Huntingdon journal. (Huntingdon, Pa.) 1843-1859, November 18, 1852, Image 1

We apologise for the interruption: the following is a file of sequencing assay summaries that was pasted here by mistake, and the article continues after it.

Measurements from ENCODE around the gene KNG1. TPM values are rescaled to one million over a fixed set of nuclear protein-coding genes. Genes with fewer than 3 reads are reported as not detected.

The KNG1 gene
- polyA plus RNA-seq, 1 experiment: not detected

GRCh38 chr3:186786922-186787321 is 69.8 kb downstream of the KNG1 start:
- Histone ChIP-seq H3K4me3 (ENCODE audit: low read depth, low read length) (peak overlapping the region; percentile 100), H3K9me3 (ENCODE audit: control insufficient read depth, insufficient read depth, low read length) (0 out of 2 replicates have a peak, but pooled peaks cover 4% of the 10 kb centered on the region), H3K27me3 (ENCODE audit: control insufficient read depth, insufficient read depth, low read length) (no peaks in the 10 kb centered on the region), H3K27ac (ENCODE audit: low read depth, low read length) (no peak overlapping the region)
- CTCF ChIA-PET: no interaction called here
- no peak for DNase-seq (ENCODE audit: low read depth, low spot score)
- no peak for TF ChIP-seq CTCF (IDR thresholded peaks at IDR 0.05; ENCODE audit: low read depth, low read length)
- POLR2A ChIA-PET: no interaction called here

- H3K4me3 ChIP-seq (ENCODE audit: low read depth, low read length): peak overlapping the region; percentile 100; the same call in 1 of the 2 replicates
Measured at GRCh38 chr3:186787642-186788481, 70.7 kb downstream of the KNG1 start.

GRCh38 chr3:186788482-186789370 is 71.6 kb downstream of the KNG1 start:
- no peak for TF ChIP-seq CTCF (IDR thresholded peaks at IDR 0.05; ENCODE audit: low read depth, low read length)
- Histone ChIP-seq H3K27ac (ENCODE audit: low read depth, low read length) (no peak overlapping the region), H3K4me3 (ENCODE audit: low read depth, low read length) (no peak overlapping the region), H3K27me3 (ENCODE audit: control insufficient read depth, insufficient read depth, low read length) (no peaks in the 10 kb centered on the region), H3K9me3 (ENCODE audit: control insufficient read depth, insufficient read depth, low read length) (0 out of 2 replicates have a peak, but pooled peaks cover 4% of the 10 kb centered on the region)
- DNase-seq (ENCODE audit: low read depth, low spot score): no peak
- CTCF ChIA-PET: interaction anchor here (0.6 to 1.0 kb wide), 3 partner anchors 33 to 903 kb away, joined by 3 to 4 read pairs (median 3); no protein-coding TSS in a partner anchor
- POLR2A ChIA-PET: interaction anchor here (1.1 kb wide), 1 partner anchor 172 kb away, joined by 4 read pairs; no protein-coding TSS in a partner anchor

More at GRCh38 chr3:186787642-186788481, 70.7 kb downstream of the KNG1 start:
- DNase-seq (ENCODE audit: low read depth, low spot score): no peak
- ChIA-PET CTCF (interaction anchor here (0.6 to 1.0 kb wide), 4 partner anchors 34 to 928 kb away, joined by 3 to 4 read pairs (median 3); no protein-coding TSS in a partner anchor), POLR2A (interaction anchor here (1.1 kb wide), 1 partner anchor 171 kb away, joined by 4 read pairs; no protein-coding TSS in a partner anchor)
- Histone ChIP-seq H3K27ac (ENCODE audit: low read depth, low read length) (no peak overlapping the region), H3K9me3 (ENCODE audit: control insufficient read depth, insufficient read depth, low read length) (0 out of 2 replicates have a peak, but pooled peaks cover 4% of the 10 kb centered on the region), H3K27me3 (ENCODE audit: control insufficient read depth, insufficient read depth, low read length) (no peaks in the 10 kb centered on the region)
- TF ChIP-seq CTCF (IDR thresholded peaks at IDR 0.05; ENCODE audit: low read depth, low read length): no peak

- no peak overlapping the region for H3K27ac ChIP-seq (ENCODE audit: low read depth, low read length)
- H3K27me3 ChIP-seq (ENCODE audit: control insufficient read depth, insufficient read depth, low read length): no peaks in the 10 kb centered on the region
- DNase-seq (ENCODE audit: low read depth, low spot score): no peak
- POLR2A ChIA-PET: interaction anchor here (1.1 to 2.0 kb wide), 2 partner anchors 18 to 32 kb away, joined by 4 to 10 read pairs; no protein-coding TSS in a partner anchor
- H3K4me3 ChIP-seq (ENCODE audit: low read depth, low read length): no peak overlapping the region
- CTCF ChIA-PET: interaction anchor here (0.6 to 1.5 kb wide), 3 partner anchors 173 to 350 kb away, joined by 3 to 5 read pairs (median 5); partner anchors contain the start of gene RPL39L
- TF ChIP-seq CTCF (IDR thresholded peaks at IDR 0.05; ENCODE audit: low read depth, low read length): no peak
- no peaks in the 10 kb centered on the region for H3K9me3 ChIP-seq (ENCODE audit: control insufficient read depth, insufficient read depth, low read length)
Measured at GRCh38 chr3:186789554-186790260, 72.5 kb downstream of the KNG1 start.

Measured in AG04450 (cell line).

BY J. A. HALL. TERMS. The "Hownwonos Jovial," is pnblishcd at the following yearly rates: If paid in advance $1,50 If paid within the your 1,75 And two dollars and fifty cents if not paid till after the expiration of the year. No subscription Will be taken for a less period than six months, and no paper will he discontinued, except at the Option of the published, until all arrearages are paid. After the close a ~ f the present vol., subscri bers living in distant counties, or in other States, will be required to pay invariably in advance. 11W The above terms will be regidly adhered to in all cases. RATES OF ADVERTISING. hno square of sixteen lines or less For 1 insertion $0,50, For 1 month $1,25, 2 66 0,75, " 3 " 2,75, _" 3 " );00, " 5,00, PROFESSIONAL CARDS, not exceeding ten lines, and not changed (hiring the year. • • • $4,00, Card and Journal, in advanat., 5,00, BUSISE9S CARUS of the same leiigth, not chan ged, " $3,00 Card and Journal in advance, 4;00 On longer advertisements. whether yearly 'or transient, is reasonable deduction will he Made And alihcral discount allowed Mr prompt Pay ment. Alocticat. NO WOUK THE HARDEST WORK. Br C. F. ORNI. llo! ye who at the anvil toil, And strike the soundingblow, Where front the horning iron's breast, The sparks fly to and fro, While answering to the hammer's ring, And fire's intem3er glow— Oh ! while ye feel 'tis hard to toil And sweat the long day through, Remember it is harder still To have no work to do. Bo ! ye who till the stubborn soil, Whose hard hands guide the plough, Who bend beneath the summer sun; With burning cheek and brow— Ye deem the curse still clings to earth lirom olden time till now— But while ye feel 'tis hard to toil And labor all day through, Remember it is harder still To have no work to do. Hod ye who plough the sea's blue field, Who ride the restless wave, Beneath whose gallant vessel's keel There is a yawning grave, Around whose bark the wintry winds Like fie ads of fury rave— O 6! while ye feel 'tis hard to toil And labor long hours through, Remember it is harder still To have no work to do. Ho ! ye upon whose fevered cheeks The hectic glow is brighb, Whose mental toil wears out the day And half the weary night, Who labor fur the souls of men, Champions of truth and right— Although ye feel your toil is hard, Tlvert with this glorious view, Remember it is harder still To have no work to do. Ho ! all who labor, all who strive, Ye wield a lofty power; Do with your might, do with your strength, Fill every golden hour! The glorious privilege to do, Is man's most noble dower, Olt ! to your birthright and yourselves To your own souls ho true ! A weary, wretched life is theirs, Who have no work to do. "mufti) etrcte. Value of the Sold, Take a single soul, and compute, if you can, its value! What heart can conceive the depths of misery to which, if lost; it may be degraded? What imagination can ascend the bights of blessedneSs and of glory to which, if saved, it will swirl— What power of illustration can teach us the vastness of its capacity for knowl edge? What combination of human num bers can represent the soul's duration? If it be saved, the time will come in its future history when in itself it will have experi enced an amount of happiness exceeding, that which has been enjoyed by all finite beings from the creation of the world up to this moment; if lost, it will reach in the, developments of its coining wretchedness,' a degree of anguish exceeding the aggre gate-of all the misery which earth and hell have endured from the beginning of human woo up to this hour. 11 lien wo speak 0 . 1 the worth of the soul, thought staggers under the vastness of the idea; we feel the 1 1 poverty of the human mind to estimate its value. We can only rest upon what our' blessed Lord taught us when be declared that the gain of the whole world would supply no equivalent for its loss. It is for this soul—a thing of inealcuable value—al thing for which the Son of God died!-.2 that the minister is to watch. When you can understand the magnitude of the inter- 1 est confided to him, then, and then only,, can you measure the value of the spiritual sentinel; then only can you fathom the depths of the bereavement, who have lost such a friend. un - iiixgAtm HUNTINGDOI'N - , PA., THURSDAY, NOVEMBER 18, 1852. Act Well Your Part. We can not always pitch our tent where we please, or enjoy ever the sweet song of delight, sung by friends who played with us in childhood, or conned at school the same lessons. The world is a busy one, full of adventure, and he - who would act well his part, must take his chances as be can, and feel happy if he can so perform it as to exclaim at the dying hour, "I have endea vored to do my duty," So wherever we aro placed, and in what ever situation; it should be our earnest and persevering endeaior to discharge our duty as faithfully as our abilities will permit.— Wee this no less to our fellows than to ourselves, for however gitat the good they may reap, it can in no wise, and I may say under no circumstances, equal that which we may gather ourselves. It is therefore imperative upon us to work at all limes as God has given us the means and opportunities, and the more so when he guarantees us so rich a blessing in the performance. In this view, with our hearts fully attuned to the "better spirit," the most irksome duty grows a pleasant task, while the blessing is doubled in the getting. Female Occupation. Women in middle rank are brought up with the idea that if tl}ey engage in some' occupations, they shall. lose "their position in society." Suppose it to be so surely; it is wiser to quit a position we cannot hon estly maintain, than to live dependent upon the bounty and caprice of others; better to labor with our hands, than eat the broad of idleness; or submit to feel that we must not give utterance to our real opinions, or express onr honest indig nation at being required to act a base or unworthy part. And in all cases, how ever situated, every female ought to learn how all household affairs are managed, were it only for the purpose of being able to direct others. There cannot be any disgrace in learning how to make the bread we eat, to cook our dinners, to mend our clothes, or even to clean the house. Bet ter to be found busily engaged in removing the dust from the furniture, than to let it acedmulate there* until a visitor leaves palpaplo traces where his hat or his arm have been lard upon a table. Flowers. How the universal heart of man blesses flowers! They are wreathed round the cra dle, the marriage and the tomb. The Persian in the far-east delights in their perfume, and writes his love in nose-gays, while the Indian child of the far-west claps his hands with glee as he gathers the abundant blossoms—the illuminated scrip tures of the prairies. The Cupid of. the ancient Ilondoos tipped his arrows with flowers, and orange flowers are a bridal crown with us, a nation of yesterday.— Flowers garlanded the Grecian altar, and hung in votive wreath before the Christian shrine. All these are appropriate uses.— Flowers should deck the brow of the youthful bride for they are in themselves a lovely typo of marriage. They should twine round the tomb, for their perpetual, renewed beauty is a symbol of the resur rection. They should festoon the altar, for their fragrance and their beauty as cend in perpetual worship before the most high.— Jlirs. Fe!nolo Society. Wo honor the chivalrous deference which is paid in our land to women. It proves that our men know how to. respect virtue and pure affection, and that our women aro worthy of such respect. Yet women should bo something more than mere wo men, to win us to their society. To be useful and agreeable companions, they Should bo fitted to be our friends; to rule our hearts, they should be deserving the approbation of our minds. There are many such, and that there aro more, is rather the fault of our sex than their own; and despite all the unmanly scandals that have been thrown upon them, in prose and verse, they would rather share in the ra tional conversation of men of sense; than listen to the silly compliments of fools; and a man dishonors them as well as disgraces himself, when ho seeks their circle for idle pastime, and not for the improvenient of his mind and elevation of his soul: Home, The pain which is felt when wo aro first transplanted from our native soil, when the living branch is out from the parent tree, is one of the most poignant which vat have to endure through life. There arc after griefs which wound more deeply, which leave behind them soars never to be effa ced, which bruise the spirit and sometimes break the heart; but never do we feel so keenly the want of lave, the neessity of be ing loved, and the utter sense of desertion, as when wo first leave the haven of home, and are, as it were pushed off upon the stream of life. Vltioccitancosto. AN ORATION, Commenkdrative of the klharacter of Thonias Jefferson: BY HENRY H. TATOR, ESQ., ALBANY. There are few writers whose works have been more universally admired during their lifetime than those of Mr. Tator---a gen tleman who has scarcely reached the mer idian of life. Both his essays and orations have been extensively' quoted, and are as much appreciated for the wise precepts which they inculcate as for the elegant and classic style in which they aro written.— We subjoin a random sketch from his last, which will tell its own story :—.News. Mr. Jefferson's greatness of character cannot be enlarged and beautified, yet it may be rendered more visible to the gener al eye of mankind by judicious encomium; as the milky-way can not have one spark added to its amazing lustre,• though the power of telescopic agency may render its real appearance more discernable to the gaze of men. His most influential acts are as familiar to the country as are victory and liberty. His pen moved, and the mask fell fron► the confused faCe of his country's enemy; it moved again, and religious free dom of thought, rending her shroudy arose to smile on Virginia; another stroke, and the spirit of American diplomacy lifted still higher its noble form. His bright memory will as safely passon to the yet brigher re wards laid up for it in the heart of poster ity, as though it wore another sun beaming from the depth of Heaven. Excelled Jefferson ! distinguished au thor of the Declaration of American Inde pendence! elegant literaturist of the eigh teen Century ! sound and learned statesman! Whoever lives` after the great declarer for modern liberties, will Strive, if an American in principle, to be worthy of so seerly an ancestor. Whoever rises up in the morn ing, with a mornlike freshness of piety in thought, will praise the nano, of Jefferson, and through it, the name of Jehovah.— Whoever lies down in the evening; With an eyelike placidity of conscience, will resolve to perform on the coming morrow all the fruitional duties of a freeman. Whoever beholds the fourth day of the second sum , user mouth of every succeeding year, with a true eye, will live through that day as a day of love, and love its return as the re turn of liberty. Whoever, in far off cen turies, shall delight to peruse the pearly triumphs of the past, will find the perusal of few Patriotic efforts more interesting, delightful and instructing, than the Amer ican Declaration. Whoever can compre hend the full benefits lavished on the world, by the timely introduction of that Declara tion, has a sweep and power of soul that can draw tho sword of Orion, and add to him another belt of starry beauty. Who ever would be a subscriptionist indeed, let him subscribe to the continuance of his country's independence. Whoever would be a contributionist indeed, lot him contri bute some commemorating emblem to the free government be enjoys, and to the foun ders and preservers of his enjoymonts.— Whoever truly becomes an existence, so august as that which Heaven bestows on humanity, will stamp beneath him the un becoming hope, that seeks even the sight of an Oligarchy. Whoever duly estimates the good works of his fathers, will esteem himself too highly to ever disgrace the name, or even degenerate from the glory' he so honorably inherits. 'Whoever would have the dews of the sky settle on, and re fresh the flowers that bloom over the dust of his father, so long as the earth rolls from west to east, let him say nothing but what Isis immortal sires themselves gladly have said, and do nothing but what he would fain have a beloved posterity do.— Whoever among the uncounted millions of our descendants shall yet read and re-read the Declaration, which gave an intermina ble impetus to governmental liberty in America, the administering of which is im proved and still improvable, may he de clare to man, and re-declare to God, that she will faithfully espouse the principles it espouses, defend the cause it defends, and advance the republic it advances, while he exists among mon. May it descend to pos terity like the holy mantle unto Elisha— may posterity receive it as the solemn coun sel of a spirit, that once ruled a nation in the majesty of love, from the lovely sum mit of Monticello; nor approach the tomb of Its author, without the authority of prac tically valuing the truth ho proclaimed. His fame. will live till every continent on the globe is overspread with a republic; till every republic greets its sisters with a snail() of glory, and until the republican glories of each mingle with and illumine them all. A resident of a western town, com plained that ho could not sleep ono night, scanned up the causes : 4, A wailing bubo of seventeen days—dog bowling under the window—cat fight in the alley—a colored serenade at the shanty over the way—a tooth-ache—and a pig trying the back door." Where is the Shovelt "Nathan, where is the shovel? Here I've been ainting long enough to do my work twice over, and can't find the sho vel. 7 The farmer was wroth. "I don't know where 'tie, father; sum r.ere about, I suppose." The two joined in the search. "Nathan, you have left the shovel where you have worked, I know. Why don't you always Rut 0)e, .tools in their places?" "Where is the place for the shovel, I should like to knew , father ?" _ He couldn't tell. It had no place.— Sometimes it Was laid in the wagon and ac casionally accompanied that vehicle when harnessed in a burry; , S iiietimes it was hung up with the harness to fajl down when not wanted, or get covered up when it was. A great deal of shoe leather htid 'Come to nought by that shovel. It had at times, more than the obliviousness of Sir Jebu Franklin, and defied discovery. So it was with all the other tools. They would seem to vanish at times, and then come to light, rusty as old anchors. The farmer's barn was crowdBd: Hd had no "spare room" there. There were several in his dwelling. But the barn was crammed—it was a kind of mammoth eau sage—stuffed every year. So there was no room for a special al_ artment for the tools. In his imagination he never saw his hoes hung ou a long cleat, his chains all regular in a row, his rakes and his long forks over- I ' head. certainly he was never anxious for sucha convenient rebus. 'Why? Ills father never had a Idol houie; and his father was called a good farmer:. . So ho was, then—in his day—but there are better husbandman now, let me say, and I desire to shock no one's veneration, Did they find the shovel? No! they might as well have searched for the philo sopher's stone, seemingly. Nathan started for Mr. Goodman's to borrow 000. Their work must be done, and borrow he must. don't know as you can find one in any tool house," replied Mr. Goodman. Nathan noticed that he bore down on Some of his words like a man on a plough betini. Didn't he mean something Na than went to the tool room thoughtfully. 4.. door on wheels opened with a light push, and there were Goodman's tools—enough, Nathan thought, to equip a, Company of sappers and nitnera! Hateliets, axes, saws; tree-scrapers, grafting tools, hoes, diggers; shovels, spades, pick-axes, crow-bars, har rows, ploughs, harrows, cultivators; Seed sowers, sieves, trowels, rakes, pitch-forks; flails, chains, yokes, muzzles, ropes, crow twine, baskets, measures—all were there, neatly and compactly arranged. It was Goodman's ark to save him from the deluge of unthrift ! Here every night the tools were brought in and wiped clean, and hung up in their places. The next morning a job could be commenced at once. Good man knew. He partitioned off a large room in his new barn for tools. It was central and easy of access. It was a pleasant place for a visitor; the tools were the best of their kind. Every new shovel, or rake, or fork, before used, was well oiled with lin seed oil, which left the wood smooth and impervious to water. Goodman frequently says; , g I had rather have the fow hundred dollars I have spent for tools so invested than the same in railroad §tock. It pays better," Now, them is no patent on Goodman's plan, and I hope many will go into it—the more “successful imitations" the better.— West Jersey Pioneer. Port Jackson. The anecdote told of Cook having over looked this harbour is worth relating.— One day, whilst the great navigator was at dinner in his cabin, a seaman of the name of Jackson happened to have the look-out at the masthead, and seeing the narrow opening now termed, "Sydney Heads," forthwith announced a harbour on the lar board beam. The intelligence was duly conveyed to Captain Cook, who was in no great hurry to quit his dinner, and when he did so, the entrance to the harbour, from the speed with which the ship was going through the water, had become nearly shut in. Being unable to see any of the indications which would have led him to suspect the presence of a harbour of any magnitude, Captain Cook i; said to have soundly rated the seamen at the masthead for his false report, whilst the man firmly adhered to his statement.— "Well," said the commander, with a sneer, "we will call the harbour by your name, 'Port Jackson;'" and as Port Jackson it was marked down in the ship's log, with the additional appellation of "Boat Har bour." The vigilance of the seaman was thus unoonsckusly rewarded by his name becoming immortaliied.—Gold Colonies of Xustrolid: TIIERE is no greater obstacle in the way of success in life, then trusting for some thing to turn up, instead of going steadily to work and turning up something. r e -9diicontiot Juvenile Drinking. The mayor of a French town has issued an order to the keepers of cafes and wine shops, prohibiting them from admitting in to their establishments any young men un der sixteen years of age. A similar law, it is said exists in the English statute books, passed in the reign of James First; and in some districts an attempt was made to enforce it, hot long since. When, a few ,month ago, our correspondent, "Curio sus;" suggested the need of such a law here, it was sneeringly asked; "How are the retailers of drink to tell whether an applicant for liquor has reached the age of sixteeny' The Mayor of Chatellerault, and James First, were aware, it appears, that with the fear of a heavy fine before their eyes, men's discernment is quicken ed. The cafe keepers of that town will not often make a mistake, since, to gain an' unlawful sum, they must risk the loss of a hundred francs. Tha age of sixteen is,, pretty distinctly marked; so marked; that when a grown man is selling either liquor' or tobacco to a youth who is not sixteen, that grown man may know to a • certainty; that he is . going a deed which is villain- OiiS, and ought to be unlawful. The Newspaper; In promotion of this desirable object— the union of the intellectual with the use ful—the newspaper is an important auxili ary. It is more. It is typical of the community in which it is encouraged and circulates. It tells its character, as well as its condition; its tastes, as well as its necessities; the moral, as well as the phy sical stamina of population and soil. It is the map whereon is traced out tendencies and destinies. The chart to direct the travellerj and thii settler to safe and pleas cut . harborage, or to divert them from the shoals and quicksands of social degrada-, tion. At home, it brings to our firesides; it imparts to our household, it inculcates on our children; its sentiment of propriety, or its tone of contamination. Abroad, it is regarded as our oracle, and speaks vol umes for or against us: In its business features may be discerned the indications of our prosperity, in a worldly Seise,* otherwise, but in its general complexion will be discovered our moral and spiritual healthfulness or disease. It is the por trait of our imperfections, as well as the chronicler of our advancement.—Wheeling liztelligencer. W. B. B. Prevention and Cure. "Several years ago," says an English paper, "two or three paupers pressed so heaviy on the rates of the parish of St. Mary Extra, in lltint6, that the parish au thorities gaVe them pieces of land on a wild common, iituited between Itched Fer , ry and Motley, to cultivate; , in order to get rid of them. The men Iveri3 looked upon as transports, and the place to which they were transported was called, in deriSion, 'Botany Bay.' The poor men, however; by industry, did well, and Botany Bay now figures on the Ordnance maps, it hav ing become an extensive hamlet." It has, also, at length penetrated the understand ings of parish authorities, that the suns re quired to support a pauper in idleness for a Single year, is just about that very suns which will transport bun to regions of blessed opportunity, at the ends of the earth. Moreover, it seems gradually daw ning upon the minds of statesmen and tax payers, that the sixty million dollars a year which it costs England to maintain her three million paupers, is adequate to keep up a system of emigration, which would drain off her surplus people, and snake them, in other lands, produers of value, and consumers of home manufac tures. CCU The Boston Transcript mentions, that Dr. William Turner, formerly the Health Commissioner of ow York, 11.19 invented a pneumatic instrument, by which . the most obstinate cases of constipation arc speedily releived without medicine or injec tions. 'rho object is accomplished by re moving the pressure of the atmosphere from the bowels, in• the same manner as some diseases of the eye and ear are treat ed. Those who are troubled with the complaint are advised to inquire further respecting this instrument. Once on a time, a Frenchman anti a Dutchman were travelling in Pennsylva nia, when their horse lost a shoe. They drove up to a blacksmith's shop, and no one being in, they proceeded to the house to inquire. The Frenchman rapped, and called out, "Is do smitty witting "Shtaud back," says Hans: "let me shpeak. Ish der blacksmith's shop en tier house?" A dandy is a thing in pantoloons, with a body and two arms, head without brains, tight boots, a cane and a white handkerehief, two brooches and a ring on his little finger.—A coquette is a young lady with utor , i beauty than sense, more accomplishment than learning, more eharms of persons than graces of mind, more ad mirers than friends, and more fooN than wise men for her attendants.' VOL. 17; NO. 46. eolllMit. LITTLE WILLT AND TILE APPLE DT MRS. M. A. DAWSON. Little Willy stood under an apple irel old, - The fruit was all shining with crimson and gold, Hanging temptingly low—how he longed for a Though ho know if ho took one it wouldn't be right. Said he, "I don't see why my father should say, "Don't touch the old apple tree, Willy, to day." , I shouldn't have thought, now they're hanging so low. • , When I asked for just one, he should answer In. , Ile would never find out, if I took but just ono, And they do look so good, shining out in the sun, There are hundreds, and hundreds, and he would'ut miss, So paltry a little red apple as thir" He stretched forth his hand, but a low, mournful strain Came wandering dreamily over his brain; In his bosom a beautiful harp had long laid, That the angel of conscience quite frequently play And she sung "little Willy, beware, oh! beware Your father has gone, but your Maker is there, How sad you would feel if you heard the Lord 'This dear little boy stole an apple one day." Then Willy turned round, and as still as a mouse Crept slowly and carefully into thehouse. In his own little chamber he knelt down to pray That the Lord would forgive him and please not to say, "Little Willy Oiter:st stole an apple ono day." Open The Gate, "I wish that you would send a servani, to open the gate for me," said a well grown boy of ten, to his mother, as ho paused with his satchel upon his back, before the gate, and surveyed . its clasped fastening. 4, w a hy; Jb; can't you open tIA gate for Yourself?" said Mrs. , Easy. "A boy of your age and strength ought certanly to be able to do that:" . . could (19 it, I riuppose,/' said the, "butchild, heavy mid ; I don't like the trouble. The servant can open it for we just as well. Prai u hat is the . ,uciif hiv-, ing servants, if they are not to wait upon us?" The servant was sent to open the gate. The boy passed out, and went whistlinK on his. way to school. When he reached his seat in the Academy, lie drew from his satchel his arithmatic and began to inspect his sums. "1 cannot do those," ho whisrred to his seatuutte; "they are too hard: ' 'But you can tf y,' replied his companion. "I know that I can," said John. "but too much trouble. Pray what are teachers for if not to help us out of diffi culties? t shall Carry my slate to Prof: Helpwell." Alas! poor John. He had come to an other closed gate—a gate leading into a beautiful and boundless science, "the laws of which are the modes in which God acts, in sustaining all the works of .Idis hands" —the science of mathematics. .He cotild. have opened the gate and entered in alone and explored the riches of the realm, but his mother had injudiciously let him rest with the idea that it is as well to have gates Opened for us, as to exert our own strength, 'the result *as; that her son, like, the young hopeful sent to Mr. Wiseman ' soon conclu ded that lie had no "genins'!for mathemi -2 iies and threw up the study. The saute was iruo of Latin. Ire could have learned the declensions of the nouns and conjugation of the verbs as, wer3Pl as other boys of his age: but his Seat-Mate very kindly volunteered to "tell in class," and what was the use in opeiting, the gate into the Latin language, when another would do it for him? Oh, no!— John Easy had no idea of talking mental or physical strength when he could avoid it, and the consequence was, that runner oils gates remained closed to him all of his life—g•qtes to hottnr---gates to riches— gates to lieppiness. Children ought to he early taught that it is always best to help thetuselves.—Jilad. (Geo.) Flintily Vistor. .Q If 20 grains make a scruple, heyr many will make a doubt ? If 5 h rods make a furlong, how many will make a short-041- pad hat if seven days make one how many will make one strong? f three miles make a league, how many will make. a confederacy If 5h feet mike One Flem ish ell, how many feet will make an En glish Q ? If one hornet eat make a horse run, how many will makb'. a horse-fly t [l-7 - Intense mental a3tivity,:steadily di rested to some leading pursuit, is the source of all distinction. fri . There are five or six thousand re r . alar beggars in the city of New York— mostly children.